For the past few weeks the internet, gossip mags and entertainment shows have been buzzing about the TLC reality series Jon and Kate Plus 8. Topics have included Jon’s fidelity, Kate’s makeover and, finally, the status of the Gosselin children, 6 of which are sextuplets.
What is missing in the chatter is a key element that makes reality television truly successful: conflict. Without conflict virtually every reality show would suffer in content and ratings. Doesn’t matter if the show is high brow or low; conflict is what drives the engine. Whether losing weight, winning $1 million, finding a spouse or catching giant crabs in the Bering Sea: Conflict reigns.
Jon and Kate Plus 8 – now in it’s 5th season – is not immune from this basic ingredient of injecting tension to drive story and ratings. Look at ANY reality show and notice how often conflict is teased, especially up front in the intro or just as the episode is going to commercial break. The producer’s intention is to have you – the viewer – hooked into seeing what will happen next. Sort of like the fascination of witnessing a train wreck – we as humans are frozen by the spectacle of the explosion and carnage, and will worry about the bloody bodies being identified later.
(It should be noted that tv producers are expert at creating conflict where little often exists, constructing make believe tension out of whole cloth. All it takes is a small skirmish on set, a misunderstanding or an unintentional remark – poof! The “story” will morph into a fight of epic proportions. Welcome to the off screen prodding of contestants and the magic of editing tricks that can re-assemble disconnected sound bites into a whole different conversation on screen.)
In the case of the Gosselin’s, notice if you will that much of the behind-the-scenes chatter about their personal lives cropped up just weeks and days before their series’ debut. Coincidental? Probably not. Rather ingenious of TLC to fan the flames of dischord to create publicity, web traffic and word-of-mouth, which resulted in nearly 10 million viewers for their season premiere.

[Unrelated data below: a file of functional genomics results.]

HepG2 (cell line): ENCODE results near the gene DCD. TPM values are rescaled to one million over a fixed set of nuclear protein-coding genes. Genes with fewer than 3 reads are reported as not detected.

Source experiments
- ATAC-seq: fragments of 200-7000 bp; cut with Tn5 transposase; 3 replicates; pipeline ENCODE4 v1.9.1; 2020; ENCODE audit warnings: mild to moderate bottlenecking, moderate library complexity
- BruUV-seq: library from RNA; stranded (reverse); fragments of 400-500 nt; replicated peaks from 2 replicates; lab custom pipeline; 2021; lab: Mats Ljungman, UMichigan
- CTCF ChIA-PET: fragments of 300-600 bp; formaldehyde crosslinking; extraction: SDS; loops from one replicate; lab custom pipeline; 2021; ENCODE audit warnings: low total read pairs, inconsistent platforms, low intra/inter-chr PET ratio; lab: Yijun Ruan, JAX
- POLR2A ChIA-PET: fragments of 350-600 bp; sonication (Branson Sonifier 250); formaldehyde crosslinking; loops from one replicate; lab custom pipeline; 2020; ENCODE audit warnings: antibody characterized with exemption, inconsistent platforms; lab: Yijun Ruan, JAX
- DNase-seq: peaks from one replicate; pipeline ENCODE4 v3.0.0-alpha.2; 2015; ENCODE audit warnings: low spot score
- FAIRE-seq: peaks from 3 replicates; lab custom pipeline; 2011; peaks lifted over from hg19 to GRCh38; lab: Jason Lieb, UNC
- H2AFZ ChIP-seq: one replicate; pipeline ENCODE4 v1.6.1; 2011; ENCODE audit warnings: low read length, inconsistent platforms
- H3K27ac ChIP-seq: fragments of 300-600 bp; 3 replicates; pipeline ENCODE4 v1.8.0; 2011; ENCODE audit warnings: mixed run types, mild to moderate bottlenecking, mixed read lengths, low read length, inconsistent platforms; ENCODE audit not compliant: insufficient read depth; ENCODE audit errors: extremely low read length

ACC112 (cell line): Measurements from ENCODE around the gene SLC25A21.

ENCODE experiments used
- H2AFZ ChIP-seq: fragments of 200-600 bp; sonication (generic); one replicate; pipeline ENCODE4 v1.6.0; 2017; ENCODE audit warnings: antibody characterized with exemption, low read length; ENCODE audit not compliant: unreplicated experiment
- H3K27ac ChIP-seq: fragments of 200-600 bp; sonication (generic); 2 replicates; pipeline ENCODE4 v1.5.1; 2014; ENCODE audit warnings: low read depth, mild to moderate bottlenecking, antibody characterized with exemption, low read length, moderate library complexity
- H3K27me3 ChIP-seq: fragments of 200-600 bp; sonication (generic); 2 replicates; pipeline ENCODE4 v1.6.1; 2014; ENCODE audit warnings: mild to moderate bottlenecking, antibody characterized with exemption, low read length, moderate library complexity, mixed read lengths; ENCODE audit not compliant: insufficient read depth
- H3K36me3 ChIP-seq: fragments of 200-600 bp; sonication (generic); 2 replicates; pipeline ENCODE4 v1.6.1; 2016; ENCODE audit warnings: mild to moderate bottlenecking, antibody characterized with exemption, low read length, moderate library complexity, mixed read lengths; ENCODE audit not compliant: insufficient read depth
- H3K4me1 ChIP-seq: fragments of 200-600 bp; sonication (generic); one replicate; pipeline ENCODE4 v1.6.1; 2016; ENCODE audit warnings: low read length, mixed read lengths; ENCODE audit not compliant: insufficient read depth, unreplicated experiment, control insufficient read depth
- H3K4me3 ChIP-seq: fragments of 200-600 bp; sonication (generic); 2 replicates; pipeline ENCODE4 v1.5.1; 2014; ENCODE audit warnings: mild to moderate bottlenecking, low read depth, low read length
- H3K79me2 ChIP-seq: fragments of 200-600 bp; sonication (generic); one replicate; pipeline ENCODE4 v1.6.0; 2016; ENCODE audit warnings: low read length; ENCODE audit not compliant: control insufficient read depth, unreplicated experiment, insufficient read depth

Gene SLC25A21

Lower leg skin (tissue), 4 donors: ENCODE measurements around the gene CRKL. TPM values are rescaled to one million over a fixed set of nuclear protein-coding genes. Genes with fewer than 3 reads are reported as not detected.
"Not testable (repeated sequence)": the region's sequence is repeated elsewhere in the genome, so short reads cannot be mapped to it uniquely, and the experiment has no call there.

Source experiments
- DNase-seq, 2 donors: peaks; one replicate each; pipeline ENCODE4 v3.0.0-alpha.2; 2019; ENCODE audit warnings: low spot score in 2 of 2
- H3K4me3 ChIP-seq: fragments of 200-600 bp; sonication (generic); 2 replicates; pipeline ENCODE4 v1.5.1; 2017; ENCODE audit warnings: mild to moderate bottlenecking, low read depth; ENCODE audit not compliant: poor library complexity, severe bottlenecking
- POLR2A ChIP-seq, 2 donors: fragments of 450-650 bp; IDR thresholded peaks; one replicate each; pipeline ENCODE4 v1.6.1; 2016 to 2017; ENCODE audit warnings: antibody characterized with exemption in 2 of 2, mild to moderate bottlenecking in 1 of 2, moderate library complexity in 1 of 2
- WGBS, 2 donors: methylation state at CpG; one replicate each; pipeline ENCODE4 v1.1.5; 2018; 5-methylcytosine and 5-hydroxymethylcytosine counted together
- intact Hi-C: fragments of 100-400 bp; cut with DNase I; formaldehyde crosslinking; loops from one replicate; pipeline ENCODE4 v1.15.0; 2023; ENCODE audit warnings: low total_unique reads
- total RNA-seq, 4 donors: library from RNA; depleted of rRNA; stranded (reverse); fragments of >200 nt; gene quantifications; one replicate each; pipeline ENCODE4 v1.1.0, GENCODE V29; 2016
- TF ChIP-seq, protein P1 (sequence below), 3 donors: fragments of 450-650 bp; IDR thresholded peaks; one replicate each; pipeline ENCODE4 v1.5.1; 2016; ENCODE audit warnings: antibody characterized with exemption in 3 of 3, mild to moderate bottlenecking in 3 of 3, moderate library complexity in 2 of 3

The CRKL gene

So, what about the kids? I could write a small tome about the use of small children to drive a show and series. It’s not new; just check out Supernanny or Wife Swap. But there are other far more talented commentators who are better at weighing in on what some are now calling “exploitation.” Good.
Perhaps the genre of REALITY should be re-examined to identify those participants who are being manipulated in network and cable’s crass effort to make a media buck. Whether it’s Wipeout, Survivor, Big Brother or Bridezilla. Over 18? Ok, you should know better than to make a fool of yourself on tv. Broken hearts or falling into mud pools not withstanding. You’re on your own, friend. But under age 10? Sounds like parental pimping to me. If the kids have a SAG or AFTRA card, fine. There are strict union rules for hours of day working and tutors on set. But Reality TV? They make up the rules as they go, kids be damned.
Finally, what one should really be concerned about is the opinion expressed by one of Jon and Kate’s producers last week. To paraphrase their comments, “their (Jon and Kate’s) fighting and potential break-up is terrible. But it sure makes for great television.”
Sad…and, unfortunately, right on the mark.